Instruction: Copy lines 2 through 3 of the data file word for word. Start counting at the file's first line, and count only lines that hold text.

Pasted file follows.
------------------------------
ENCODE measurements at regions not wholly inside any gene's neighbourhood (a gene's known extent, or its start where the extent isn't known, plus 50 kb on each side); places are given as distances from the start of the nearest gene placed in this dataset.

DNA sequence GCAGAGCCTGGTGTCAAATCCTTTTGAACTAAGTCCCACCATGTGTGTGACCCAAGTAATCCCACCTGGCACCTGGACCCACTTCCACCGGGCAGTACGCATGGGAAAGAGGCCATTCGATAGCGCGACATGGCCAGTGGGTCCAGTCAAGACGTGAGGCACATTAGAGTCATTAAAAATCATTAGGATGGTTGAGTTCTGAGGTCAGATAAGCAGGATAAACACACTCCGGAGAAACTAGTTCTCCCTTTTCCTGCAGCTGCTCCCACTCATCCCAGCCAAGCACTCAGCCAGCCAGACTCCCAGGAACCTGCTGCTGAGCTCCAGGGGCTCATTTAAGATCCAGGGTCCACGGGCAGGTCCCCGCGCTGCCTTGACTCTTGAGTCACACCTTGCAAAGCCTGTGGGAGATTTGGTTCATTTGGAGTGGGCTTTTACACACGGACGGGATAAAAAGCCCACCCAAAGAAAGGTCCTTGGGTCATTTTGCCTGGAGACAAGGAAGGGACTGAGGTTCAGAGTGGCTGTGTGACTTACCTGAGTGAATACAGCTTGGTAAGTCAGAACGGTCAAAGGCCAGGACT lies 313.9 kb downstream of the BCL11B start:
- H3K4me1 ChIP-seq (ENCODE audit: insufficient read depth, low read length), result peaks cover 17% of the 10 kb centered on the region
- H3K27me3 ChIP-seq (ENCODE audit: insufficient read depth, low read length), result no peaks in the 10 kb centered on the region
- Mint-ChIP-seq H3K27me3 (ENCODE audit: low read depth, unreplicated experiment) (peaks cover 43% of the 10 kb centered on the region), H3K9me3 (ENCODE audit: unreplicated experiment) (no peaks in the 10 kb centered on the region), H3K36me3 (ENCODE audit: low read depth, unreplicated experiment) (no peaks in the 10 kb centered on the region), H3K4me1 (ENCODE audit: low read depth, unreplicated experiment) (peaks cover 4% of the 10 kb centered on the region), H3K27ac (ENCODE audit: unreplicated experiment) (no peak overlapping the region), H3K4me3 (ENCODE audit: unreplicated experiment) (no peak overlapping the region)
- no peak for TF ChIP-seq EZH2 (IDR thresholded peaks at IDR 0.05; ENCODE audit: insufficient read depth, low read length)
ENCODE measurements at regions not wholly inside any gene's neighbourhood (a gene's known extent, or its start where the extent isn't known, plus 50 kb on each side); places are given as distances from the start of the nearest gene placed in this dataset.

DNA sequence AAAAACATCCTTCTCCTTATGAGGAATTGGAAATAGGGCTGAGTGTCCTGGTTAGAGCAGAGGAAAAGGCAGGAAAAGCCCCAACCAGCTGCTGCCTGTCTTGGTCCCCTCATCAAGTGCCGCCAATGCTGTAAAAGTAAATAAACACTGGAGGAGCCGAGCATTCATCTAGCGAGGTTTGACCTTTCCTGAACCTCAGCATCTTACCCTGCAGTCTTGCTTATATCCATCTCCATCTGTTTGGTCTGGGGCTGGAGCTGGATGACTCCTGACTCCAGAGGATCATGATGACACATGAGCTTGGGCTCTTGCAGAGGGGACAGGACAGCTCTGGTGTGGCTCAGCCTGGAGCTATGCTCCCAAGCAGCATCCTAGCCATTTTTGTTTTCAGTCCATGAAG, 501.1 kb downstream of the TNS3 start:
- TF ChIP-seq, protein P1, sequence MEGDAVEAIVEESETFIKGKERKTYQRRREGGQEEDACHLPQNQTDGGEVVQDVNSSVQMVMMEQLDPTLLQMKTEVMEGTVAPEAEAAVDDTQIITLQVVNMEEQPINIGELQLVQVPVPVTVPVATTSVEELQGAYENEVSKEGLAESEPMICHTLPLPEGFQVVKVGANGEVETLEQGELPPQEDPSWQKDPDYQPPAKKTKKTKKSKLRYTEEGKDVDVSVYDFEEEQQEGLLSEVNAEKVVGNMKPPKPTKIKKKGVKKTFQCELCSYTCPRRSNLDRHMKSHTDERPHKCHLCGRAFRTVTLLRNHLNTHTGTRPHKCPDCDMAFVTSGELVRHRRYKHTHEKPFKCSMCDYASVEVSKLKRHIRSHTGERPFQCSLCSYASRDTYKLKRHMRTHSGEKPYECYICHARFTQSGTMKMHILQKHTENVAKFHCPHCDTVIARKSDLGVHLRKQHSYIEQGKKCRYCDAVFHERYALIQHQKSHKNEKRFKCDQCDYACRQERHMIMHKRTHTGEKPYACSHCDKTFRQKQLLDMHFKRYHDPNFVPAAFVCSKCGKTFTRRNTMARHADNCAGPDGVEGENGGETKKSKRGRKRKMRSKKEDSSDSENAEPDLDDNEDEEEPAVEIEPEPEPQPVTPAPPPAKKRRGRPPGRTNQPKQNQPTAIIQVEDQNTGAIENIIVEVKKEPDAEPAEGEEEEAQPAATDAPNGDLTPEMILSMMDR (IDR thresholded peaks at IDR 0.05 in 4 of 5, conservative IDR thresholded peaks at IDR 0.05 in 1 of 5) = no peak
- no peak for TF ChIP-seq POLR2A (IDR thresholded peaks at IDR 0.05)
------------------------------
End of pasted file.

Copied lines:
DNA sequence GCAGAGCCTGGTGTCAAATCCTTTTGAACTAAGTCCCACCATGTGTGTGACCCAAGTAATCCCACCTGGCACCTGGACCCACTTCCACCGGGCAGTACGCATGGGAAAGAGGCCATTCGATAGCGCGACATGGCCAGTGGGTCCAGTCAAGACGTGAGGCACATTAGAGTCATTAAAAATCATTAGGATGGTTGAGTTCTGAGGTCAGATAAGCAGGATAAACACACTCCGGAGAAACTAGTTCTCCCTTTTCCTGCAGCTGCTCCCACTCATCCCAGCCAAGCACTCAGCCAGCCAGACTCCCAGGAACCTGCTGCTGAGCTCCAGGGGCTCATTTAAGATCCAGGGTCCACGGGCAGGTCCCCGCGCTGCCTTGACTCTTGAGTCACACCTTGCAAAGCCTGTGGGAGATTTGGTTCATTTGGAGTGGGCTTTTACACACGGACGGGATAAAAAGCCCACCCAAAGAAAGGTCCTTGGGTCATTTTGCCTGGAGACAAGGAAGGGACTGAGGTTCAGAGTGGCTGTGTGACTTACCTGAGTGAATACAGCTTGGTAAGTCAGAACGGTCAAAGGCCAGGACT lies 313.9 kb downstream of the BCL11B start:
- H3K4me1 ChIP-seq (ENCODE audit: insufficient read depth, low read length), result peaks cover 17% of the 10 kb centered on the region